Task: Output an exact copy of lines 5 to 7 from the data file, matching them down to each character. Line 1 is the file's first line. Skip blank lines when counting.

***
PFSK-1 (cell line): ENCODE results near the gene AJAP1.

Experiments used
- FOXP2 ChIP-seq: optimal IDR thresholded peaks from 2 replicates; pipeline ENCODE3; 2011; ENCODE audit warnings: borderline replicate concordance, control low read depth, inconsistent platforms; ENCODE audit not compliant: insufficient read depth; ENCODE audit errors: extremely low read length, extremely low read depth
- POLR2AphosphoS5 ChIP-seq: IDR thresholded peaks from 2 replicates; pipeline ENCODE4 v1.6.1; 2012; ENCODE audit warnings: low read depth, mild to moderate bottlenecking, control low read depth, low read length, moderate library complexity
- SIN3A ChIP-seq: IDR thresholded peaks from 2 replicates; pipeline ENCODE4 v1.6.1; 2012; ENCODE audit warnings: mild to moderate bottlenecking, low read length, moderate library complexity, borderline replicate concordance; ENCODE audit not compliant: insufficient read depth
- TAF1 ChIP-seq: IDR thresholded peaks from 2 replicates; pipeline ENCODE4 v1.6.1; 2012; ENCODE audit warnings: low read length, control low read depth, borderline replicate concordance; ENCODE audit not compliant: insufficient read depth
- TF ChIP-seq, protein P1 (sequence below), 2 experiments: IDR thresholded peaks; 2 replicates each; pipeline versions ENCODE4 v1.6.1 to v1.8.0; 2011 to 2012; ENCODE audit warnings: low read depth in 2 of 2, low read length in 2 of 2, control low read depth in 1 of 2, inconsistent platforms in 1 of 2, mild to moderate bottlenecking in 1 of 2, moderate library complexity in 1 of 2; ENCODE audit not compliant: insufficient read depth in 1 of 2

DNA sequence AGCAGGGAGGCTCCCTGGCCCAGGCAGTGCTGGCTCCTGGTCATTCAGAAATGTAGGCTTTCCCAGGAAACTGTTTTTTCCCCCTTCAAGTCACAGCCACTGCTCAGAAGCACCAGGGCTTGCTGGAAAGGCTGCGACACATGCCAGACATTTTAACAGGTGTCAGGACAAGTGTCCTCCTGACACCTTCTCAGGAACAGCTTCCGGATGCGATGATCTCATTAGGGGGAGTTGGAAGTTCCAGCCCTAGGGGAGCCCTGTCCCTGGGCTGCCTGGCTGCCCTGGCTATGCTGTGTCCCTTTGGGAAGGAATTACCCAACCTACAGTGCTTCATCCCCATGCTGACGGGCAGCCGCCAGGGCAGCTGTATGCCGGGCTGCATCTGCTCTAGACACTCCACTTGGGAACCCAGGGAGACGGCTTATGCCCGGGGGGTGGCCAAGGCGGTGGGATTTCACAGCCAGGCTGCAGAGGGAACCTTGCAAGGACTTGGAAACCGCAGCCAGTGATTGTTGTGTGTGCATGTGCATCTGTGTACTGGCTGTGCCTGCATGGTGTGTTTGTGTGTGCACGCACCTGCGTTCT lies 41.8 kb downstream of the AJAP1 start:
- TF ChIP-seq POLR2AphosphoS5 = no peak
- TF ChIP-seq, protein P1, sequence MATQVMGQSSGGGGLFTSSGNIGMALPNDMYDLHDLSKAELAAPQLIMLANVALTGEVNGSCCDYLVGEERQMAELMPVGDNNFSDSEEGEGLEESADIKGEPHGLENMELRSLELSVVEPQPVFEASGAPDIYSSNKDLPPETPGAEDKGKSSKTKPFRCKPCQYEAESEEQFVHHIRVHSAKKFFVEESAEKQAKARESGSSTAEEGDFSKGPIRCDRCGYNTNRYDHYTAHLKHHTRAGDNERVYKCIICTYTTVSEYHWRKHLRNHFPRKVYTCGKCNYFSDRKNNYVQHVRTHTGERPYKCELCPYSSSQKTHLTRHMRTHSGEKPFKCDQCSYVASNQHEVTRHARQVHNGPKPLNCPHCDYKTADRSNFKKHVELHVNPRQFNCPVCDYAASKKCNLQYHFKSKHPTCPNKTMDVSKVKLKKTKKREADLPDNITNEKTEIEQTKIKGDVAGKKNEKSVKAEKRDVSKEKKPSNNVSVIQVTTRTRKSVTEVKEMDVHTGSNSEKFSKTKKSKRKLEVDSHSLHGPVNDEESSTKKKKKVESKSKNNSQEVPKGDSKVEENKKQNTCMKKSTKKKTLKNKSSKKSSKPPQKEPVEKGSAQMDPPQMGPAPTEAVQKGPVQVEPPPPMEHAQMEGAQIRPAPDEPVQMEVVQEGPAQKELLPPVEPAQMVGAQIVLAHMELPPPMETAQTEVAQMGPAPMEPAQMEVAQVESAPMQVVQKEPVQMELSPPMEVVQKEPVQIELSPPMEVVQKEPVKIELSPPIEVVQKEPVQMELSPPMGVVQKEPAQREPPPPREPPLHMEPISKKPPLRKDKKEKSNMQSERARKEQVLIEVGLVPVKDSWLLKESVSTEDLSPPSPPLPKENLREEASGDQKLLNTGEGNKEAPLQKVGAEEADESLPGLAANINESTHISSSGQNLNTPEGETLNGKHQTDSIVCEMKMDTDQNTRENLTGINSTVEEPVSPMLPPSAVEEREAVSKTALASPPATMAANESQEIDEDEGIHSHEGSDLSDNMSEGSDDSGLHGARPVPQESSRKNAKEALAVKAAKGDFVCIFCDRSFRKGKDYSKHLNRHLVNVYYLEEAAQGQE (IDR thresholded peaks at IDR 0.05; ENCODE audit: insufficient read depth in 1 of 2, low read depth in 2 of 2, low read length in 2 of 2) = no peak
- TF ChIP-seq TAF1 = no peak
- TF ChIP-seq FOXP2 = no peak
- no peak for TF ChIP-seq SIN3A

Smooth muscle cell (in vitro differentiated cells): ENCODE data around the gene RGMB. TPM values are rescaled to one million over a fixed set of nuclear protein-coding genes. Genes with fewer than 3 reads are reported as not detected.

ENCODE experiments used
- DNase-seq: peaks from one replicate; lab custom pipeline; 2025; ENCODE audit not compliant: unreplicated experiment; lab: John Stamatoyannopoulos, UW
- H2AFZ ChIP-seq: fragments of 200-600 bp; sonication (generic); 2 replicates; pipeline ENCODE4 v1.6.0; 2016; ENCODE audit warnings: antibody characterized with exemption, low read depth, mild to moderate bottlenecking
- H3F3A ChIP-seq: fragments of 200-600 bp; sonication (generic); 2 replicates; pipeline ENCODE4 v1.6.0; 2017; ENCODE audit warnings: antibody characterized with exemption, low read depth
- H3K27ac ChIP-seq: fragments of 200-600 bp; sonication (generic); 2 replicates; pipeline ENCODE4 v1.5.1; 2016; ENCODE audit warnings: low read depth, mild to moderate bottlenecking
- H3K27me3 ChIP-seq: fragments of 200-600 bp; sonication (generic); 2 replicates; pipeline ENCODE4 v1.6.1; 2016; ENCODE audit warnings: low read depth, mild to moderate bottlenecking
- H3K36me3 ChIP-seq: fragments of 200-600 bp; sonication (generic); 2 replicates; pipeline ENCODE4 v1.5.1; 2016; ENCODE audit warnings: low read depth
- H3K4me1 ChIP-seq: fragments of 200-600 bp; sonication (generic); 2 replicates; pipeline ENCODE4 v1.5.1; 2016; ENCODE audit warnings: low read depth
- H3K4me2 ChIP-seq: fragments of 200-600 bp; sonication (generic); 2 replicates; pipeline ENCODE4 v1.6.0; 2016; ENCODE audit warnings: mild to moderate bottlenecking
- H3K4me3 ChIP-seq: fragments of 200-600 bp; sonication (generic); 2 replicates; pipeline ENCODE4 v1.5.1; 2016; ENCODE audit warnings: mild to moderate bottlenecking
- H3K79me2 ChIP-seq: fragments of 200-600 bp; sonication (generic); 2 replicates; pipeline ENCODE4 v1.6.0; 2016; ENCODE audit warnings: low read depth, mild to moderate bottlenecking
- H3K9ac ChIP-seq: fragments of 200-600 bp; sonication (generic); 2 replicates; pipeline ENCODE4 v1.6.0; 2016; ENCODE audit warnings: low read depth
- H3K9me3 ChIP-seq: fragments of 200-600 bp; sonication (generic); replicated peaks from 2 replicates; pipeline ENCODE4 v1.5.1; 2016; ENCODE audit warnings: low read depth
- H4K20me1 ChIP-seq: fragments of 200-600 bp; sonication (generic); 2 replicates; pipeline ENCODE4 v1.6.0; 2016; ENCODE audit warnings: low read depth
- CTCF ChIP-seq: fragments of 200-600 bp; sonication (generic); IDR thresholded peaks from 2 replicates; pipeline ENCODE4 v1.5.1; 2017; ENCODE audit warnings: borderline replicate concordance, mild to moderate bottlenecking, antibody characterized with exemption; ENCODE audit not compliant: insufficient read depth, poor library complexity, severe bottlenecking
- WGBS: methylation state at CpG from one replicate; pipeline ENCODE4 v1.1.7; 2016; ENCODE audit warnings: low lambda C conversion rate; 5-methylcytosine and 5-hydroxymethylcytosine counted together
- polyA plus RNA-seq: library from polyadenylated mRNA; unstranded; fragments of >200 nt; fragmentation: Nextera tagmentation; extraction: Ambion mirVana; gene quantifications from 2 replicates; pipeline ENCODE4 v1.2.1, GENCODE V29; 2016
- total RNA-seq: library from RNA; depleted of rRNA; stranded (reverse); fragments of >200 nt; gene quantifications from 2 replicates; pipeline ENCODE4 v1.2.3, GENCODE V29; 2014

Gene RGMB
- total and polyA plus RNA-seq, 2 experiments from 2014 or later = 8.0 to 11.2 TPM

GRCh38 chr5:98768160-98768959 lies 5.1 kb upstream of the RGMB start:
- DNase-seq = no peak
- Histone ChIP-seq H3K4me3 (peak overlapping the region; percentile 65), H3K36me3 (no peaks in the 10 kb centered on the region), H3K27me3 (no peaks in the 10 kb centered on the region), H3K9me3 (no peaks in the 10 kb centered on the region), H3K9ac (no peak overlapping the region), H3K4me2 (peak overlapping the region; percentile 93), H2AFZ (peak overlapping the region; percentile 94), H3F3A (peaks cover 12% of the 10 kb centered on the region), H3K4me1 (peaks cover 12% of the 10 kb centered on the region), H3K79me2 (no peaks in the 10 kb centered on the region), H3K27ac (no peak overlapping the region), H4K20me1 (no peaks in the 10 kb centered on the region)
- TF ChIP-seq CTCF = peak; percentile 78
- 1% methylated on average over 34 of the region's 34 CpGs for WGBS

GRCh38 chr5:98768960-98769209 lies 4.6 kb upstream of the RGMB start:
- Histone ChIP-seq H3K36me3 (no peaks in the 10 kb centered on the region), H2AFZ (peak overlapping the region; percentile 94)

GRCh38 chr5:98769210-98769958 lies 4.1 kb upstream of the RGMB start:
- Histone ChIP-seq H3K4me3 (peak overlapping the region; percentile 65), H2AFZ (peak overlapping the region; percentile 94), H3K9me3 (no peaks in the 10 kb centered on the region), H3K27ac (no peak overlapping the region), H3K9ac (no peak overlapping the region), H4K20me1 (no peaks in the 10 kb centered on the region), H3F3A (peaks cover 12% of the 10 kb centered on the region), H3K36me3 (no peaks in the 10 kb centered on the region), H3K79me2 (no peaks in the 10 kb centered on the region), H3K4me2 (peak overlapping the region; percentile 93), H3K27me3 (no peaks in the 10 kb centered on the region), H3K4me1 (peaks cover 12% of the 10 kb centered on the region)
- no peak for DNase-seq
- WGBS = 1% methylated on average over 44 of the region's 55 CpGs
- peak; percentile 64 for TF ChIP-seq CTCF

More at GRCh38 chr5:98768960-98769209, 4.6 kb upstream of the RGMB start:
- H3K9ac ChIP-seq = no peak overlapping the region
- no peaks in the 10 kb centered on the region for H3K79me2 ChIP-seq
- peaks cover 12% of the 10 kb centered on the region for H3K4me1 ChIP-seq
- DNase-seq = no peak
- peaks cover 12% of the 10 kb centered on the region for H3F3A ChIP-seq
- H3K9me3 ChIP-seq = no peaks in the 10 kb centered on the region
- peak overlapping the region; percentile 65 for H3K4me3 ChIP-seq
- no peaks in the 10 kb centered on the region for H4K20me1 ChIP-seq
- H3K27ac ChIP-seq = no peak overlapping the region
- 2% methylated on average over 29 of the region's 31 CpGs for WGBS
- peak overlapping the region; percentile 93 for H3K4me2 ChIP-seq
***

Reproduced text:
- SIN3A ChIP-seq: IDR thresholded peaks from 2 replicates; pipeline ENCODE4 v1.6.1; 2012; ENCODE audit warnings: mild to moderate bottlenecking, low read length, moderate library complexity, borderline replicate concordance; ENCODE audit not compliant: insufficient read depth
- TAF1 ChIP-seq: IDR thresholded peaks from 2 replicates; pipeline ENCODE4 v1.6.1; 2012; ENCODE audit warnings: low read length, control low read depth, borderline replicate concordance; ENCODE audit not compliant: insufficient read depth
- TF ChIP-seq, protein P1 (sequence below), 2 experiments: IDR thresholded peaks; 2 replicates each; pipeline versions ENCODE4 v1.6.1 to v1.8.0; 2011 to 2012; ENCODE audit warnings: low read depth in 2 of 2, low read length in 2 of 2, control low read depth in 1 of 2, inconsistent platforms in 1 of 2, mild to moderate bottlenecking in 1 of 2, moderate library complexity in 1 of 2; ENCODE audit not compliant: insufficient read depth in 1 of 2